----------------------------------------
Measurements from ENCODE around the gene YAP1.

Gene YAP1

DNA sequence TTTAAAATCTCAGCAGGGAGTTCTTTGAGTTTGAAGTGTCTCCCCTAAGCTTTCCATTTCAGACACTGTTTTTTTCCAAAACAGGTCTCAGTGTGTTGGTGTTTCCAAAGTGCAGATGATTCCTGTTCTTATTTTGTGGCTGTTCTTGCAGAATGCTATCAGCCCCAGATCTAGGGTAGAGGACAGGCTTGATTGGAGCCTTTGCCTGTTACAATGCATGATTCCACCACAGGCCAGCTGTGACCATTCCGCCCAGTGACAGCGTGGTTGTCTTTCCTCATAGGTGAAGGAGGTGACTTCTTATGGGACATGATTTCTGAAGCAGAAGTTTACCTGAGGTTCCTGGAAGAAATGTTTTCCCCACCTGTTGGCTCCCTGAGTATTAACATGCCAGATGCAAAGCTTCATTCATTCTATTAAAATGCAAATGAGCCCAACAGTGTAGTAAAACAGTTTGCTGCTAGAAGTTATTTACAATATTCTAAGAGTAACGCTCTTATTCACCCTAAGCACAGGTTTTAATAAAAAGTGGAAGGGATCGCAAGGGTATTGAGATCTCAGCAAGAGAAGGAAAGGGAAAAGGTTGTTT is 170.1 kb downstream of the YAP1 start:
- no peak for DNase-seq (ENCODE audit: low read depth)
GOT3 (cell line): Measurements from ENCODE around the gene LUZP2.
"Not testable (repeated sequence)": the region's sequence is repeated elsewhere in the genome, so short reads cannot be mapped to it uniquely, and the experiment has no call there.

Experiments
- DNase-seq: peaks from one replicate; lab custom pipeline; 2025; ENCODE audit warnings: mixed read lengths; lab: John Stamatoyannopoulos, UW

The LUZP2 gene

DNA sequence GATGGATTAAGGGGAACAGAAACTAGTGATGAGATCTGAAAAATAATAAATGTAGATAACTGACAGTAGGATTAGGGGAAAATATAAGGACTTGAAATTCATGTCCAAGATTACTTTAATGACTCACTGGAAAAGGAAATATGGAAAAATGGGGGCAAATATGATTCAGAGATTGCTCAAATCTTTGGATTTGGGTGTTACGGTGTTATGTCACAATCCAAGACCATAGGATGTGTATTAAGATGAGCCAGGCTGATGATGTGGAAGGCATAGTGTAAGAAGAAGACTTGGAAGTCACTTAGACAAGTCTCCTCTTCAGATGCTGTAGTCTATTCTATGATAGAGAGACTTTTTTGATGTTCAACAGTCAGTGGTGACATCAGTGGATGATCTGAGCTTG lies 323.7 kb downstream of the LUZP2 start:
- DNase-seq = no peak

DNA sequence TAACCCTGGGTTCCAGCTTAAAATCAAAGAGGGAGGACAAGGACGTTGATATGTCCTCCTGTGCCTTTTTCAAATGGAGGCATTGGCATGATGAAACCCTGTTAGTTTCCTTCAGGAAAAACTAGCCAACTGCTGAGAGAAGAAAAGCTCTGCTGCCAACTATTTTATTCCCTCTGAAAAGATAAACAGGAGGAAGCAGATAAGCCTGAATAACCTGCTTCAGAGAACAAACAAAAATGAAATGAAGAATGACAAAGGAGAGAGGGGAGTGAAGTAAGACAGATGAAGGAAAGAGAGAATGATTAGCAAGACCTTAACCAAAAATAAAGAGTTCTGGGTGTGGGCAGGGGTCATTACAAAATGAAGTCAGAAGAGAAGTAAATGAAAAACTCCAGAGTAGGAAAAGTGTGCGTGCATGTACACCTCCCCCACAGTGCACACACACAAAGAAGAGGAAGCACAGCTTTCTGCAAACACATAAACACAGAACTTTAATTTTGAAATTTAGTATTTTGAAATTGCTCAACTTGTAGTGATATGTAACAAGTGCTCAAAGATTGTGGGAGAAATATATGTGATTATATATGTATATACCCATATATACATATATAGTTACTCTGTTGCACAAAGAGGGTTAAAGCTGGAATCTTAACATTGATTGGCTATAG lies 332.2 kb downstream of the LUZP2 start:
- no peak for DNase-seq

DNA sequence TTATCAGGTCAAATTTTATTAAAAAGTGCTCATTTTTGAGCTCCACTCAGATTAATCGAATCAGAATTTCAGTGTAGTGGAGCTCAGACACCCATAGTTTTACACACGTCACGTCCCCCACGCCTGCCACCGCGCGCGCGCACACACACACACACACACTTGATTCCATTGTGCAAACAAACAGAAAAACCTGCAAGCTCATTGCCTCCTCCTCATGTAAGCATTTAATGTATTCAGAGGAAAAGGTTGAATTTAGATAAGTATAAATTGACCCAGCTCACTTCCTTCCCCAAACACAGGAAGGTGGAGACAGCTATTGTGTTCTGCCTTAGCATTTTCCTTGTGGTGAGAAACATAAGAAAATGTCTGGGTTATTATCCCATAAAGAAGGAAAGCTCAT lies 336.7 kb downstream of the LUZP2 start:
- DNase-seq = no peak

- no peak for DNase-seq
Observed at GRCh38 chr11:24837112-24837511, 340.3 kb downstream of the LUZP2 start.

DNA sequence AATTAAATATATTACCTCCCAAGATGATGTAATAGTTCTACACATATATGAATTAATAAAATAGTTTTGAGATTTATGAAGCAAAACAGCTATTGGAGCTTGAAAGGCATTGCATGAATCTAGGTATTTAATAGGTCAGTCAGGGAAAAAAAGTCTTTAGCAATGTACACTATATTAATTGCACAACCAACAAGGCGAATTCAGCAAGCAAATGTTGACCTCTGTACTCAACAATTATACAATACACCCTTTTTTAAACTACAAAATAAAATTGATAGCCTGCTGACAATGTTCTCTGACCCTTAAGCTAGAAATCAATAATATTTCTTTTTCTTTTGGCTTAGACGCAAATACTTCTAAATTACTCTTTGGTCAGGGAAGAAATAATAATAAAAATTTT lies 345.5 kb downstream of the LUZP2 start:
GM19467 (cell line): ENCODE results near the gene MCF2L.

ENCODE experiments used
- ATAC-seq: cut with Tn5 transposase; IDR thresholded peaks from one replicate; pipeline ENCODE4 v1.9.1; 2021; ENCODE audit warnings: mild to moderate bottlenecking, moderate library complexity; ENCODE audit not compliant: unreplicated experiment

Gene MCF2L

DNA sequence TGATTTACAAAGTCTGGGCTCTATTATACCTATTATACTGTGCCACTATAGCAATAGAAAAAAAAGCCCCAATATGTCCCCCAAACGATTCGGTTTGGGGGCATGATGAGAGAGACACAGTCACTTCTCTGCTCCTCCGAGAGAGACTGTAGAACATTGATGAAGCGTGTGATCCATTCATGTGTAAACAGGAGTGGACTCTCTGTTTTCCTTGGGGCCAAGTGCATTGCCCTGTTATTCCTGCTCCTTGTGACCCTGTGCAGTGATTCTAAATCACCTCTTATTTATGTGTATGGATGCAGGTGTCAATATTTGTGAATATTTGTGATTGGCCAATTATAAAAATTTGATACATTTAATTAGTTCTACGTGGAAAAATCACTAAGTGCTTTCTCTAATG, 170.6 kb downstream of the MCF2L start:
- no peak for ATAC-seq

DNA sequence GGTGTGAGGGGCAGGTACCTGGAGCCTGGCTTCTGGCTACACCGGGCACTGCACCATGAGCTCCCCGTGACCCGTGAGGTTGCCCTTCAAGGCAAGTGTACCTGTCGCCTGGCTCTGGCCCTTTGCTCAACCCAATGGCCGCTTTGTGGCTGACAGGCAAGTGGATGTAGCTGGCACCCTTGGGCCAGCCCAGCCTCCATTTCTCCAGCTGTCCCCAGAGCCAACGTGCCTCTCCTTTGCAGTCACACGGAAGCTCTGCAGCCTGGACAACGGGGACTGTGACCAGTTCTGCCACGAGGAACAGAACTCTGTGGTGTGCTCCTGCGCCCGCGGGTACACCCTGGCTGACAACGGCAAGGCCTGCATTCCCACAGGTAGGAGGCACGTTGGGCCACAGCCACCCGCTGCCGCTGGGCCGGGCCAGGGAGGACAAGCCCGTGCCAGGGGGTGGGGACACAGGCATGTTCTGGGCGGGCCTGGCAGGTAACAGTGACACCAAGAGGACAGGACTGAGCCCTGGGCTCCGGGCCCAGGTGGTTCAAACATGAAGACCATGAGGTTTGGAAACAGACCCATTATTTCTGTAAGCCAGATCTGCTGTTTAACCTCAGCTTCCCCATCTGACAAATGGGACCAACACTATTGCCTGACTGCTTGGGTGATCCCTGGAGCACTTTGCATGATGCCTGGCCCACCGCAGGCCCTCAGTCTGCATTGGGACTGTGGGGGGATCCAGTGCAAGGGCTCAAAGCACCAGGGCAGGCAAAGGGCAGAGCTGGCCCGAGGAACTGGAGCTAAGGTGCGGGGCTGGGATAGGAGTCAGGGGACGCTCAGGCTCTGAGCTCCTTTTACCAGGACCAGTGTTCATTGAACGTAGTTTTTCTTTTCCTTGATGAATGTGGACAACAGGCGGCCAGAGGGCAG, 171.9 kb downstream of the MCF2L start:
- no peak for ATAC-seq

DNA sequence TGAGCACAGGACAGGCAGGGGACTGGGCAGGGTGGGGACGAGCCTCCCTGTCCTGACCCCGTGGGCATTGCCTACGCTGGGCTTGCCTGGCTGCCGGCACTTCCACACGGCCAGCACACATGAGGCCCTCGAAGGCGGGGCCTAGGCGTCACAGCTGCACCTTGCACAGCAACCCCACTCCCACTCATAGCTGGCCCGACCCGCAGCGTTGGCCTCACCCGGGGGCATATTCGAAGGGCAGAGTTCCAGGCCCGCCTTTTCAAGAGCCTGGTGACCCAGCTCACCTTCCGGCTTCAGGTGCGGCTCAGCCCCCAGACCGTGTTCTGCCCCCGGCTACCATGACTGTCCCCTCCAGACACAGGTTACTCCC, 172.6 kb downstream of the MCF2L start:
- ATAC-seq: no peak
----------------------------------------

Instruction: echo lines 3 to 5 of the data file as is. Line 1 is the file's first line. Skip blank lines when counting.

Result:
DNA sequence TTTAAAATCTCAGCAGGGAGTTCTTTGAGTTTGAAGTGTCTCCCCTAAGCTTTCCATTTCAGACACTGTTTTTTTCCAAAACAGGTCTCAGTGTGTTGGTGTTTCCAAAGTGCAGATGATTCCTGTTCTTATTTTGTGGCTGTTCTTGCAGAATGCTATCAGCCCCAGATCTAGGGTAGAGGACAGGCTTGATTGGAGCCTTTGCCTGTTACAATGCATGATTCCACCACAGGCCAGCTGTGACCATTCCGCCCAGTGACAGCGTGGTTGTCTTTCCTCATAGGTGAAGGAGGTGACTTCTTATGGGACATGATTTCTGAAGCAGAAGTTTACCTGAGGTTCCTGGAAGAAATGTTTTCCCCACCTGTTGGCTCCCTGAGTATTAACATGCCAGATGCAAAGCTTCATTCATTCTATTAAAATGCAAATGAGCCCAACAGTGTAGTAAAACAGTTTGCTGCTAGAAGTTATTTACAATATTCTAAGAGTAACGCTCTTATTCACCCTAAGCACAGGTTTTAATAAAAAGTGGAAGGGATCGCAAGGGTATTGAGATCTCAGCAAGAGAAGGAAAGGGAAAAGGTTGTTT is 170.1 kb downstream of the YAP1 start:
- no peak for DNase-seq (ENCODE audit: low read depth)
GOT3 (cell line): Measurements from ENCODE around the gene LUZP2.